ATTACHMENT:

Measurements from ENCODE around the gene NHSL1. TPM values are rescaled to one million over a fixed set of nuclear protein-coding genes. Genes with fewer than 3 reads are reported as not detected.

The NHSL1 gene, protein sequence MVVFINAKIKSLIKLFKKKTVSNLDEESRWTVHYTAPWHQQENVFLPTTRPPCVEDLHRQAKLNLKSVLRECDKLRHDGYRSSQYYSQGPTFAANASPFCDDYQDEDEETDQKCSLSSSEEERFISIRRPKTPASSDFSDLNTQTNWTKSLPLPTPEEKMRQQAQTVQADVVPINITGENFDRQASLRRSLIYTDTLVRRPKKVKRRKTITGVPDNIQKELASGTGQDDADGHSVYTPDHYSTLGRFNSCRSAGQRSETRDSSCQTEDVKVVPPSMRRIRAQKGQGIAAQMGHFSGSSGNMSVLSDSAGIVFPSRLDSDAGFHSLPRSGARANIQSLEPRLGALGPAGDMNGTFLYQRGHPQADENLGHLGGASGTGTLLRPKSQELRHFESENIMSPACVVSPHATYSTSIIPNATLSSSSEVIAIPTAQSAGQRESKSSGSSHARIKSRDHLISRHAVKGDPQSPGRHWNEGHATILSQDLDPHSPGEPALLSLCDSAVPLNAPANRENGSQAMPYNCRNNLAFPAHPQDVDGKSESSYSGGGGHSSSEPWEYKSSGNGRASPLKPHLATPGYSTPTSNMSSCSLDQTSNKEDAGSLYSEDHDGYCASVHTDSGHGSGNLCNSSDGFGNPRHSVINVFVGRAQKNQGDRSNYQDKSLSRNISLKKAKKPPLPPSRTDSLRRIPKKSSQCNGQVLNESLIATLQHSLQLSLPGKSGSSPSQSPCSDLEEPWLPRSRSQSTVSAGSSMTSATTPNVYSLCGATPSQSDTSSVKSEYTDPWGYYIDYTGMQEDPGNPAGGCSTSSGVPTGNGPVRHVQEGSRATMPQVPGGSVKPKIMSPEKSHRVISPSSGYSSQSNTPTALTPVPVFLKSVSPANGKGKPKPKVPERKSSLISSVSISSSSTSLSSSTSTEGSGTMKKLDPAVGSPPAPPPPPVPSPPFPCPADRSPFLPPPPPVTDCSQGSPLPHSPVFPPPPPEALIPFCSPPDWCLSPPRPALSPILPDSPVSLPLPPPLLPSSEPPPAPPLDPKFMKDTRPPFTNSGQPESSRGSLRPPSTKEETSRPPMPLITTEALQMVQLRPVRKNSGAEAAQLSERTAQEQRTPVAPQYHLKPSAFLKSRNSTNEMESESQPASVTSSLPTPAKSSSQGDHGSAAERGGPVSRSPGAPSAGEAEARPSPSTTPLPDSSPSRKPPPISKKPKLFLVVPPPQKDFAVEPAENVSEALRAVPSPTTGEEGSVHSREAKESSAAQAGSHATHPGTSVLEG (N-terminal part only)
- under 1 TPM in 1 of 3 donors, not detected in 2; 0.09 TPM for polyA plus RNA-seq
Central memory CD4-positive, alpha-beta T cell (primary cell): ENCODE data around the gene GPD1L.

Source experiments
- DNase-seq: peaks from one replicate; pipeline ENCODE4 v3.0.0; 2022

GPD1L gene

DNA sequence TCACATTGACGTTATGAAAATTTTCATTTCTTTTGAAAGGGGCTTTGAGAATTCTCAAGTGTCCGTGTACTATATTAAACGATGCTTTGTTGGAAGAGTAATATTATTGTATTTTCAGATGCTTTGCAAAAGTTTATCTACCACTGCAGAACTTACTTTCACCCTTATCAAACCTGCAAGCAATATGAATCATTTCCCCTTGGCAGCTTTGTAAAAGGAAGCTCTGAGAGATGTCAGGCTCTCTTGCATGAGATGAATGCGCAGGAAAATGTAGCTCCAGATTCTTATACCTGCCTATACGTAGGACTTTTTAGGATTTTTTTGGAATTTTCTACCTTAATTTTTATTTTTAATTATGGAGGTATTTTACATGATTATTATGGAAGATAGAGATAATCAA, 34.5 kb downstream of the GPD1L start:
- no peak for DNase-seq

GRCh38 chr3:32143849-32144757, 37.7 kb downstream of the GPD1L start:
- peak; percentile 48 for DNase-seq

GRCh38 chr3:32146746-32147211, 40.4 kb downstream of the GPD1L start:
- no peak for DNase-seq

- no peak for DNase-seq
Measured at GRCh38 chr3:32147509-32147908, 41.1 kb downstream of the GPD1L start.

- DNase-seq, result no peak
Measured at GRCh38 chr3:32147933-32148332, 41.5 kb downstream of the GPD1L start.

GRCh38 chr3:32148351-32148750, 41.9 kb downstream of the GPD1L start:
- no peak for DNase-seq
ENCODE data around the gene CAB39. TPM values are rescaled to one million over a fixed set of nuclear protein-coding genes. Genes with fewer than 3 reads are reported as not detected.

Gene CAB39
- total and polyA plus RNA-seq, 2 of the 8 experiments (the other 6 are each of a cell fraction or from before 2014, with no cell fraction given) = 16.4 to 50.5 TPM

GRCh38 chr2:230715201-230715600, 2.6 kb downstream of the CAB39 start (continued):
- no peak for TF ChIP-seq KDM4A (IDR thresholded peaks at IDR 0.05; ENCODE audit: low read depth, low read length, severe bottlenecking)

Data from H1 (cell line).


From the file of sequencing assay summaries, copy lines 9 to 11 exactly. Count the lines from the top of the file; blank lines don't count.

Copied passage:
- no peak for DNase-seq

GRCh38 chr3:32143849-32144757, 37.7 kb downstream of the GPD1L start:
- peak; percentile 48 for DNase-seq